Sun, Sand, and Cyber Scams?

Woman in white shirt with laptop and phone wearing earbuds with ocean in background on holiday protecting from summer fraud and cyber scams.

Memorial Day signals the unofficial start of summer and an uptick in travel. Unfortunately, it also presents new opportunities for fraudsters to get ahold of your personal information. Before you dive into the long weekend and summer season unprotected, here are a few tips to keep from getting burned.

Keep an Eye on Your Bank Accounts 

You’ve earned every right to relax on your vacation, but if you remain vigilant of one thing, let it be your bank accounts. Traveling and spending outside of your normal routine can increase your exposure to bank fraud and identity theft, both of which will grow more costly the longer they are left unaddressed.

Scammers expect you to have your guard down while traveling and will take advantage of your distracted state in any manner possible. Methods can include compromising your data online, obtaining your information through ATM skimmers, or even traditional pickpocketing.

How to protect yourself from bank fraud: 

  • Alert your financial institution that you will be away. (Community First members can self-manage their Travel Alerts through their Digital Banking)

  • Download your financial institution's app for easy access to your accounts. (Download Community First's app

  • Sign up for transaction alerts and notifications so you’ll know right away if there has been any fraudulent activity

  • Clear unnecessary items from your wallet that contain personal information

  • Don’t mention your travel plans on social media

  • Keep wallets in your front pocket and use purses with zipper or snap closures  

Exercise Caution when Using Free Wi-Fi

Free, public Wi-Fi might seem like a no-brainer when you’re away from home and need internet access, but proceed with caution. Many public networks lack strong security protections which makes it easy for scammers to hack into them and retrieve your personal information, emails, usernames, passwords, and credit card numbers. 

Before you enjoy some downtime browsing the internet at the airport, hotel, or nearby coffee shop, take a moment to consider if you’re connected safely.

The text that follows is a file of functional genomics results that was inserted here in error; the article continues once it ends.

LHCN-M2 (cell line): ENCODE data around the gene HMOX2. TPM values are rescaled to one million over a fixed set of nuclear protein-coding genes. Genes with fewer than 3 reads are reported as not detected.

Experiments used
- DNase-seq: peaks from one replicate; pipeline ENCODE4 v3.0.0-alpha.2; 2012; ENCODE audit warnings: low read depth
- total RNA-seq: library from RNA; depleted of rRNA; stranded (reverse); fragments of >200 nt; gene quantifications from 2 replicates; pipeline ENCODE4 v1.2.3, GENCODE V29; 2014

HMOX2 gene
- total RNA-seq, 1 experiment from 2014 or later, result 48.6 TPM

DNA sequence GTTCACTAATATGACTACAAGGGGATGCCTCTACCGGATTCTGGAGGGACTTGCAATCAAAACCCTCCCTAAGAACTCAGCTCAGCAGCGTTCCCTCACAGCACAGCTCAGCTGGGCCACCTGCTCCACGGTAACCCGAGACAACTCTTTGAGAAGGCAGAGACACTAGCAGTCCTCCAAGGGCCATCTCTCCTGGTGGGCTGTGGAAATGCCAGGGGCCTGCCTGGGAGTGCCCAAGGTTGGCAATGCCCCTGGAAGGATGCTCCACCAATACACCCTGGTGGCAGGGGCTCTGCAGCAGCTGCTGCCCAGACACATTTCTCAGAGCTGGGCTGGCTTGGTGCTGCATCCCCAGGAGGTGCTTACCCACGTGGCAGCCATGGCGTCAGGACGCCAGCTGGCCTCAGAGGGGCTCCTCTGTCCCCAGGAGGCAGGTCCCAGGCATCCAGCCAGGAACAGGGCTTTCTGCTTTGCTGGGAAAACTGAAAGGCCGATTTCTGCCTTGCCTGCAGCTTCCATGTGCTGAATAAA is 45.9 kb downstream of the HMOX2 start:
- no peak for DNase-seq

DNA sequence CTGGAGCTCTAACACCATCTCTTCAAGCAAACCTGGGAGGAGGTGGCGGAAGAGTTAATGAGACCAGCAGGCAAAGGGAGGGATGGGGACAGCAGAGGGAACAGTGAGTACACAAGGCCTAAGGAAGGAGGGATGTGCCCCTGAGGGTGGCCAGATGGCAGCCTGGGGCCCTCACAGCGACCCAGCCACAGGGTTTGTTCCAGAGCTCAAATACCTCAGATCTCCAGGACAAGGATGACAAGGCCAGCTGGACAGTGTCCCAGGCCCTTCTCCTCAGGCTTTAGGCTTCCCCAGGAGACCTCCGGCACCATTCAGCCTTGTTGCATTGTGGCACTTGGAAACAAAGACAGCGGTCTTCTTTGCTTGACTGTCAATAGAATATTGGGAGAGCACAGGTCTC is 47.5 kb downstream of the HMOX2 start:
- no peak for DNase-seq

How to Protect Yourself from Wi-Fi Scams:

  • Use your mobile data instead

  • Use a virtual private network (VPN)

  • Limit public Wi-Fi use to activities that don’t involve personal information or require you to enter a username and password (stick to looking up restaurants, reading the news, checking the weather, etc.)

  • Check your network settings to ensure your device doesn’t automatically connect to available free Wi-Fi

  • Ask the establishment staff for the exact name of its network and its password (a network that doesn’t require a password probably isn’t secure)

Avoid Public Phone Charging Stations

Packing for your next trip? Make sure you grab your phone charger. 

According to the FBI, using public phone charging stations – like those commonly found in airports, hotels, and malls – could put consumers at risk of fraud.

While undoubtedly convenient, free charging stations have the potential to be compromised by criminals hoping to steal your personal information. Also known as “juice jacking,” scammers use public chargers to infect phones and devices with malware that helps them gain access to your usernames and passwords. 

How to Protect Yourself from Public Phone Charging Scams:

  • Carry your own USB cables and charging plugs

  • Rely on traditional electrical outlets 

  • Bring an external battery

  • Invest in a “charging-only” cable from a trusted supplier

  • If you plug your device into a USB port and a prompt displays with options for how to proceed, ALWAYS select “charge only”


Be Wary of Patriotic Offers and Incentives

Over the next four months, we have the privilege to recognize past and present members of the military on three separate occasions: Memorial Day, Independence Day, and Labor Day. While millions of Americans will celebrate these occasions honoring our service men and women, fraudsters use it as an opportunity to exploit their patriotism. 

According to the Better Business Bureau, active-duty military members lost nearly $330,000 and veterans over $2 million to targeted scams on Memorial Day in 2021. Fraudsters commonly pose as military charities soliciting donations, the Veterans Administration (VA) requesting veterans update their personal records, and housing representatives offering discounts in an effort to snag security deposits, among others. 

How to Protect Yourself from Patriotic-Themed Scams:

  • Research charities and businesses to confirm they are legitimate 

  • Avoid aggressive selling tactics and emotional appeals

  • Never wire money to strangers

  • Don’t click on links in unsolicited emails and texts

Stay Alert

In addition to taking precautions during your travels and holiday celebrations, be mindful of your online activity and financial transactions in the planning phase (scammers are known to impersonate travel agencies and property owners, and create fake offers and booking sites), and remain watchful for unusual bank account activity after you return home.

Wherever the summer takes you, make sure it’s one you remember for all the right reasons.   

Community First Members - if you think you have been the victim of fraud, contact us immediately so we can take steps to protect your accounts.

Related Blogs